You don’t need to visit a movie theater to enjoy a movie theater experience. These days, with the availability of affordable and portable video equipment, you can host your own backyard movie nights, sports game parties or video game sessions without breaking the bank. Here’s what you need to share big-screen outdoor entertainment on a budget with your family and friends.

Projector or TV

Once upon a time, hauling a big screen TV into your backyard might have required a team of movers. Today, many models are light enough to be easily carried by one or two people. This simple solution allows you to host an outdoor movie night without making any major purchases, provided you’re comfortable with the minor hassle and risk of moving your TV outside and back.

If you prefer a bigger screen and a more authentic movie experience – or simply don’t want to mess with your TV setup – a video projector is the way to go. Cheap models such as the YABER K1 can be had for as little as $300, although higher-priced models such as the $1,100 BenQ HT2060 will provide better brightness, color and other features. When shopping for a projector, consider the image brightness (a minimum of at least 1,000 lumens is recommended), throw distance (how far the projector can project), image size and aspect ratio (the size and shape of the projected image), connectivity (what cables and devices can interface with the project) and whether the device has built-in speakers.

If you go the projector route, you’ll need something to use as a screen. This can be an exterior wall of your home, a bedsheet or white blackout cloth, a homemade screen or a store-bought screen. Your projection surface should be as flat, solid white and stationary as possible to produce the best image. Freestanding outdoor projection screens, such as the 100-inch Elite Screens Master Plus, cost several hundred dollars. Screens without stands (such as those that are meant to be hung or mounted) or those in smaller sizes generally cost less.

If buying a screen, you’ll likely want to choose one that matches the aspect ratio (shape) of your projector’s resolution, such as the popular 16:9 wide screen format rather than the older 4:3 ratio. Some screens allow the image to be projected from the rear rather than the front, which may be better for keeping your projector and its beam out of the way of your audience.

Video Source

Your projector or TV is no use without something to supply video content to it. If you’re using a smart TV, it may be able to play video content on its own over a Wi-Fi connection. Otherwise, you’ll likely need to plug an external video source into your TV or projector, such as a laptop, smartphone, tablet, streaming device (e.g., Google Chromecast, Amazon Fire TV, Apple TV, Roku, etc.), Blu-ray or DVD player or video game console.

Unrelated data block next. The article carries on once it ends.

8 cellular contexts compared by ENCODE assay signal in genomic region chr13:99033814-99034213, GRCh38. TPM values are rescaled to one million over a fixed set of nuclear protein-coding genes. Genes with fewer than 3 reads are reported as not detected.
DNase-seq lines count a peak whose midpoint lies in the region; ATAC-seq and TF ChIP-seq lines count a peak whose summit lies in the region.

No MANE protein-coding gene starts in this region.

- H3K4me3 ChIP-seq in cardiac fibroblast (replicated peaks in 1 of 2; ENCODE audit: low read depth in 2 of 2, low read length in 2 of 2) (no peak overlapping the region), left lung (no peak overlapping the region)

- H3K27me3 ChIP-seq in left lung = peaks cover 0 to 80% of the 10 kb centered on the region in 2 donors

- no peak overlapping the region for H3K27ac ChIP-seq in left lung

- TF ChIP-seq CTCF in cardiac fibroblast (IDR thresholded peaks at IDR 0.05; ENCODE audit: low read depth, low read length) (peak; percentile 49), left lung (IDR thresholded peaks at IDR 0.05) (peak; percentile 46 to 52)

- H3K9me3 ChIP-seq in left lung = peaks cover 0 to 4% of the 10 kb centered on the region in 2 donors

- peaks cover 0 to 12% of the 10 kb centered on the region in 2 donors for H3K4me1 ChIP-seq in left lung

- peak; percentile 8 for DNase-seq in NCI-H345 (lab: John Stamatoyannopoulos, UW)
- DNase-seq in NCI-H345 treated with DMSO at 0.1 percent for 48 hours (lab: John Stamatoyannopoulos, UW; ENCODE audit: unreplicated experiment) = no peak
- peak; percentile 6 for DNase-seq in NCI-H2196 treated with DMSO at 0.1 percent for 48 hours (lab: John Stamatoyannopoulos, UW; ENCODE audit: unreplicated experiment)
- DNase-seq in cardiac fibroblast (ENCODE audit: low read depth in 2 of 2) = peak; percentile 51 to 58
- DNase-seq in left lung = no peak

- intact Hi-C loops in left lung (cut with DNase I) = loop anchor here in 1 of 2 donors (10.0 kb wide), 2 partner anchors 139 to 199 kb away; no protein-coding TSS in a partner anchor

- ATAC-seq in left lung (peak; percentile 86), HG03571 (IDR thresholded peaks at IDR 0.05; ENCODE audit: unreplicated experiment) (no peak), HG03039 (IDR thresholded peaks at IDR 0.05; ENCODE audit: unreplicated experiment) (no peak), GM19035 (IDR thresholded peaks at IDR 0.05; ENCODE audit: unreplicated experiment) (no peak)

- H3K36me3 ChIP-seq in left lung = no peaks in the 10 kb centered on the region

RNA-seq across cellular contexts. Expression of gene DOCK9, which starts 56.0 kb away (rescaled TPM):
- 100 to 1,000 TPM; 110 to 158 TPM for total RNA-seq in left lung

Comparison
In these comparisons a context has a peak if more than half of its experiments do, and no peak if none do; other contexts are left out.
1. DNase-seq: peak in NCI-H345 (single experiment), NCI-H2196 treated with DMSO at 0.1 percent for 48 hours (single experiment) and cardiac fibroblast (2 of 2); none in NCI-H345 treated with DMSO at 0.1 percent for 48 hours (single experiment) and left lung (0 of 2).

If your TV or projector doesn’t have built-in speakers, or if you want better and louder sound, you’ll need to provide and connect your own speaker (or speakers), such as a soundbar or a Bluetooth speaker. This is often possible by running an aux audio cable from the projector or TV to the speaker or connecting via Bluetooth signal if both devices support it.

Other Supplies

Here are some other items you may need or want to complete your backyard theater setup:

  • Extension cords and power strips
  • Media cables (e.g., HDMI)
  • Video content (e.g., digital rentals, video files, Blu-ray discs or DVDs)
  • Food and beverages (don’t forget the popcorn!)
  • Seating (e.g., patio or camp chairs and blankets)

Setup Tips

Once you have all the necessary components, follow these additional tips to make the most out of your big backyard theater night:

  • Test your setup beforehand at your intended viewing hour to ensure that everything works as expected.
  • Check the forecast for weather that might spoil your event, and turn off any automatic sprinklers that could douse your setup.
  • Be a good neighbor by informing nearby residents that you’ll be projecting images and sound in your backyard – or invite them to attend.
  • Review local regulations, and don’t charge admission without the video copyright holder’s permission.
  • If your screen is visible to the public, stick to PG-rated content.
  • Cover cords and cables or keep them out of the way to avoid tripping hazards.
  • Take care to prevent food, children, pets, weather and other hazards from damaging sensitive electronics or knocking over the screen or other objects.
  • Consider using rope lights, solar pathway lights or glow sticks for safety lighting.
  • Refer to your projector’s instruction manual for specifics on outdoor use.


Say goodbye to movie tickets and overpriced concessions, because with this gear and know-how, you’ll be sharing the magic of the big screen in the comfort of your own backyard. Enjoy!